Vancouver Healing Begins With Apologies That Go Viral
The post-Stanley Cup Finals riots in Vancouver, among other things, has made for some really good web content, giving the audience a closer look at the chaos that went on. Now, that the childish acting out has subsided, the city is beginning its healing process, and while this will probably continue throughout the summer, some olive branches have been offered by Vancouver residents who are looking to change the perception left by the Stanley Cup riots.
Meanwhile, perhaps the lead image, via reddit, sheds some light on why the riots happened. We were led to believe it was fans behaving badly after their team lost to the Boston Bruins in Game 7, when, in fact, a rampaging Tim Thomas was trying to destroy Vancouver and the residents simply panicked.
Considering Thomas’ sterling goal-keeping against the Canucks, perhaps the image isn’t that far-fetched, at least on a metaphorical level.
As for the healing process, it has already begun in earnest as Vancouver residents are eager to put the ugly incident behind them. Of course, social media has played a big role in the recovery process, with Facebook playing a big part in the organization of clean-up efforts — the page in question has over 17,000 likes — Twitter was also leveraged. While these kinds of responses are to be expected in today’s world, another area of healing that may surprise you comes from the avalanche of hand-written apologies notes from various residents.
Instead of posting apologies on the two social media platforms, relying on technology to do the deed, many people hand-delivered their message directly to the authorities in made-for-the-Internet moments that resonate almost as loudly as the kissing couple. The first wave of apologies came in the form of sticky notes left on a Vancouver police squad car. While the idea is a great one, the images are even better:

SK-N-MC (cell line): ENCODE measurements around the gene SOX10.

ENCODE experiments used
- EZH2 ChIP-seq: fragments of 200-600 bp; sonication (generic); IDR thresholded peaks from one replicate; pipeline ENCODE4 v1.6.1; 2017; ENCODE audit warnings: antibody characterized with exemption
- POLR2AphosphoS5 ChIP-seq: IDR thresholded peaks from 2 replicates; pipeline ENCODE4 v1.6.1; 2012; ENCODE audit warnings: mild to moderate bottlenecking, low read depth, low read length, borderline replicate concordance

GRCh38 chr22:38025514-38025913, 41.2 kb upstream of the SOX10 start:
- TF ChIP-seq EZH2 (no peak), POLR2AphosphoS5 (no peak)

Images courtesy of here and here.
That’s not the only hand-written apologies that popped up around Vancouver, either. There’s also the “Citizen’s Wall,” a plywood barrier that’s covered in hand-written apologies and other self-incriminating messages. The entire wall can be seen over at Gigapixel, and it measures in at 877 megapixels (107,271 X 8,173). Gigapixel’s “image” of the “Citizen’s Wall” is made up of 472 separate images. An example of the notes:
There’s also a video of the clean-up process, but the noticeable thing is it has much less views than the images of the riots themselves. Apparently, chaos is good for almost 200,000 views, while goodwill is only worth a little over 400.
Whatever your feelings about the riots and/or the rioters, you have to admit just how effective social media on the Internet is for keeping up with this stuff. I can only imagine what the content would’ve been like if Twitter/Facebook/YouTube had been around during the Rodney King riots. We’d have enough stuff to write about for the next 10 years if that were the case.